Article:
They may also make more working for themselves. The most I ever made working as a freelancer was just over $4100 in a single week, but that was pulling 16-hour days--obviously, you need a client with a huge project to make that much (I was translating a Request for Proposals inviting bids to build a power plant in the Ivory Coast). If she works as a freelance contractor, she most likely will charge per word of the source language (i.e. if she's translating from Dutch to English, she charges per each Dutch word). The per-word price can be anywhere from 5 cents to 20 cents, though with less commonly spoken languages like Dutch, it's on the higher side because it's harder to find translators for that language. Also, the per-word price tends to scale according to the length of the document: say 20 cents/word for the first 1000 words, 18 cents/word for the next 2000 words, etc. etc., all the way down to 5 cents or even less for enormously long documents (say, 60,000+ words). The per-word method of charging takes time to explain to clients, but they love it once they realize that they know at the outset exactly what the cost will be, and they can control the cost by choosing which documents to translate (say they have 50,000 words but can only afford to translate 35,000, they might have the translator summarize what the documents contain so that they can decide which parts are the most important and just translate those parts).


My character has a bachelor's degree in social services but works as a translator. It is her desired occupation. She spent 7 years in Holland (has American parents).
Beware of underestimating the credentials needed to be a translator. Because your character is not a native speaker (not Dutch mother tongue, i.e., Dutch was not the language spoken in her family home and during her entire primary/secondary educational experience), she will also need an academic background in the language to get any kind of good job in the field. Native speakers can get away with college degrees in other areas (e.g., a Dutch person with an engineering degree could do technical translation or a Dutch person with a modern literature degree could do literary translation), but non-native speakers can't. So this means a Master's in Dutch, or at a bare minimum an undergraduate minor (ideally it would be her major, with social sciences as the minor), plus her seven years in Holland, and those seven years would have to have been spent in total immersion: attending a Dutch school or working in a Dutch company. Saying "I have no academic background in the field but I spent 7 years in the country" just does not cut the mustard. Only a totally inexperienced client (read: definitely NOT a federal agency like the Dept of Labor!) would hire someone whose only experience was having lived in the country; the only exception I can think of is if the language is very rare (like, say, Tibetan) and the client is in a pinch (like, a looming deadline that can't be postponed).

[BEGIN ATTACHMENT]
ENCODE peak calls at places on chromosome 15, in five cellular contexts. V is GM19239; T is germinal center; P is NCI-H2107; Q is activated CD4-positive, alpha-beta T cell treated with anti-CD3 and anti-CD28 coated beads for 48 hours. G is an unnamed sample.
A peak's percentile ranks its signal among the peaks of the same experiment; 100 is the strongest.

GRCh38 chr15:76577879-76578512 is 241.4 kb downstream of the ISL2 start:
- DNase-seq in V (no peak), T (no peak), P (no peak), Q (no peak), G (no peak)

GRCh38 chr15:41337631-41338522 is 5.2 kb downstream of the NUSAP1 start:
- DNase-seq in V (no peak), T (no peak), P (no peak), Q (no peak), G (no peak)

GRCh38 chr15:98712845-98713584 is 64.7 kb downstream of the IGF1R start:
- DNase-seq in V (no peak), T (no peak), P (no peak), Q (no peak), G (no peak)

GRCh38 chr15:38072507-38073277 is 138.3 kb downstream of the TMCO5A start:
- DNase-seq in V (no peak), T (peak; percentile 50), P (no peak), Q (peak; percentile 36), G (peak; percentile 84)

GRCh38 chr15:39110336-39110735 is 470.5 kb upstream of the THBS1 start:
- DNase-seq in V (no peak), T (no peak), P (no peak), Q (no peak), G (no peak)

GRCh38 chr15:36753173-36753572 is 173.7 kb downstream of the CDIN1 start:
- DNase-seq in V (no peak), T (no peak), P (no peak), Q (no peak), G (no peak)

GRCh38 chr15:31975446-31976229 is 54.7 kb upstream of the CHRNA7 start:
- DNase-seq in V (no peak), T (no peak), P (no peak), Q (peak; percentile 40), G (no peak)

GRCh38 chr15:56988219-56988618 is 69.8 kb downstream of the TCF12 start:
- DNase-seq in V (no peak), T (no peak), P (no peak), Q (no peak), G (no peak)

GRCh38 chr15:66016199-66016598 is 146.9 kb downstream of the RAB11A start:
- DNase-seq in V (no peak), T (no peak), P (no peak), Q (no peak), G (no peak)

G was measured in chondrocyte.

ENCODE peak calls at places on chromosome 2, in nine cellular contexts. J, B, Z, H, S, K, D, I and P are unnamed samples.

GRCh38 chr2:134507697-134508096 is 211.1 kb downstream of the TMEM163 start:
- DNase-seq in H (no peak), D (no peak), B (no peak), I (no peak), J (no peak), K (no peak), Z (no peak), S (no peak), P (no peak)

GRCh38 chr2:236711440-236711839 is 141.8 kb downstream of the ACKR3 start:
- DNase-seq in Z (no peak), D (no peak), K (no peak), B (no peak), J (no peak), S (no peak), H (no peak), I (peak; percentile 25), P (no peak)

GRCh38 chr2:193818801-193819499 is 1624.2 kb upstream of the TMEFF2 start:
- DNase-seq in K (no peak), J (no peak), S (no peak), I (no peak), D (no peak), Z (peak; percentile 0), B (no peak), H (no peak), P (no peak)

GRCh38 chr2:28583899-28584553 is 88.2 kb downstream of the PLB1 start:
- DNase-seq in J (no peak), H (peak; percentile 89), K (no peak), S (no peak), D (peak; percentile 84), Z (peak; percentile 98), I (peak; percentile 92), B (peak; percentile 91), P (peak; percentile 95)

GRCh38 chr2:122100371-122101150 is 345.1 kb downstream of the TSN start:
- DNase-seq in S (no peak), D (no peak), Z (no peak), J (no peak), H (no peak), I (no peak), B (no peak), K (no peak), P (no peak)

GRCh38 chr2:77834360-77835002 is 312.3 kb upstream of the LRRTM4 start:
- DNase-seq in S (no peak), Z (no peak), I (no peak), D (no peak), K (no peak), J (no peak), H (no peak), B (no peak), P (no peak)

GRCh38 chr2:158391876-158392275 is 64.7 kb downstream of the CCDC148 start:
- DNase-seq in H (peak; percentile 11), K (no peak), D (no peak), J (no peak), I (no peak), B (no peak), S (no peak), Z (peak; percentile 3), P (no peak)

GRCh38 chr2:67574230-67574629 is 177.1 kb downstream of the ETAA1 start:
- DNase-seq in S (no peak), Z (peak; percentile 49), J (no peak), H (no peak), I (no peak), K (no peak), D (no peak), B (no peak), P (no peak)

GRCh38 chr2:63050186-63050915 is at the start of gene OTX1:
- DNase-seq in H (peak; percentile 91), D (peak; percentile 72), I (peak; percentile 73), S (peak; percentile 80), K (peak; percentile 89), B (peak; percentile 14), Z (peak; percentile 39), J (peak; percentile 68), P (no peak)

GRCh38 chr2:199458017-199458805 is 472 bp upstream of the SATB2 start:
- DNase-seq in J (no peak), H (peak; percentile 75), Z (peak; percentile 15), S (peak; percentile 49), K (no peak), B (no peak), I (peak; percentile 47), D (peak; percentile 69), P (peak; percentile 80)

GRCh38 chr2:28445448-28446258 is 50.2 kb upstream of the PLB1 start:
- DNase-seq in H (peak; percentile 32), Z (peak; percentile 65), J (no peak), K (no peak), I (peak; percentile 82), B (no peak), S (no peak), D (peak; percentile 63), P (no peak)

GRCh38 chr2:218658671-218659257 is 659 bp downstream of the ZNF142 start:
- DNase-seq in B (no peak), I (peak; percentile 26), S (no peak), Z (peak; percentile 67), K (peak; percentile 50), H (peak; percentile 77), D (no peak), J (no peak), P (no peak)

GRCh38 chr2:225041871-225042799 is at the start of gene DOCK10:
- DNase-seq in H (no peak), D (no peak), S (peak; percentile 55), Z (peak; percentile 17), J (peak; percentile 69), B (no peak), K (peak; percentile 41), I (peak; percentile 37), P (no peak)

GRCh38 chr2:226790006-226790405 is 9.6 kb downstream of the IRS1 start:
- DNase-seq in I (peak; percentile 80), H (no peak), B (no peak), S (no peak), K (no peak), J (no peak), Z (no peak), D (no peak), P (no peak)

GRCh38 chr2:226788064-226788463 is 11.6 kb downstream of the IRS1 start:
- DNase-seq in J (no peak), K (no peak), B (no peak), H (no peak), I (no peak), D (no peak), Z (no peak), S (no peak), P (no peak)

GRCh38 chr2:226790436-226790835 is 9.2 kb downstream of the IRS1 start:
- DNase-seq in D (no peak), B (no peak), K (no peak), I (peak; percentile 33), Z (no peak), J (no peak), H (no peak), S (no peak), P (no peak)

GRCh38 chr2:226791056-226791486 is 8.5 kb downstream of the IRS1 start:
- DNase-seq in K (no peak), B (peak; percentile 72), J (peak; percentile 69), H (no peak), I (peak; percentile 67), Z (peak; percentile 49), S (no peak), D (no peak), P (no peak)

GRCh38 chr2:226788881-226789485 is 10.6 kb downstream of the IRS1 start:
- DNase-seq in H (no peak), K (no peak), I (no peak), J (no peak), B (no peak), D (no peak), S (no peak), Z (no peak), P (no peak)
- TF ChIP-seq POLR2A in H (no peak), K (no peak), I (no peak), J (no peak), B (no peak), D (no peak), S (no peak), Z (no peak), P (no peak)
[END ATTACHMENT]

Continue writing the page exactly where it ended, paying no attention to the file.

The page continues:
So, I would recommend either a Master's in Dutch or a combination of undergrad minor plus a Dutch high school diploma (i.e., have the seven years she spent in Holland be her middle school and high school years). [NOTE, European high school is very different from ours; to help you get the description of her school days right, here is a guide to the Dutch education system from Expatica.com (http://www.expatica.com/source/site_article.asp?subchannel_id=72&story_id=579&name=Guide+to+the+Dutch+education+system) (just click that link to go directly to the Dutch page). And here (http://www.zefhemel.com/archives/2005/01/26/competitive-education-systems-good-or-bad) is a first-person account in more accessible language about how Dutch education works.]

If your character doesn't have a Master's in Dutch Language and Literature or a very closely related field (e.g., MA in linguistics with a focus on Dutch), then to get hired by a big client she should have ATA (American Translators Association) certification. This is the only US-based organization that certifies translators. That means that apart from university degrees with a major in translation (not a regular language major, but a translation and/or interpretation major in the specific language), ATA certification is the only recognized US credential, though certification by European or Canadian translation organizations would work too (link to Canadian (http://www.cttic.org/) org; link to Dutch (http://www.ngtv.nl/) org). If you want to give her a degree in translation instead, that works as well as certification but it severely limits which universities she might have gone to because there aren't many that offer this major, especially in a less-common language like Dutch. I have a BA and MA in French (not translation) and no ATA certification (haven't tried taking the test), and I've worked as a translator a lot--but always on a temporary contract basis, not as an employee, and in any case I have the added advantage of having started learning French when I was 6 or 7, having lived there for several years, and having the equivalent of over 100 undergraduate credits in French courses, so I have what they call "near-native fluency."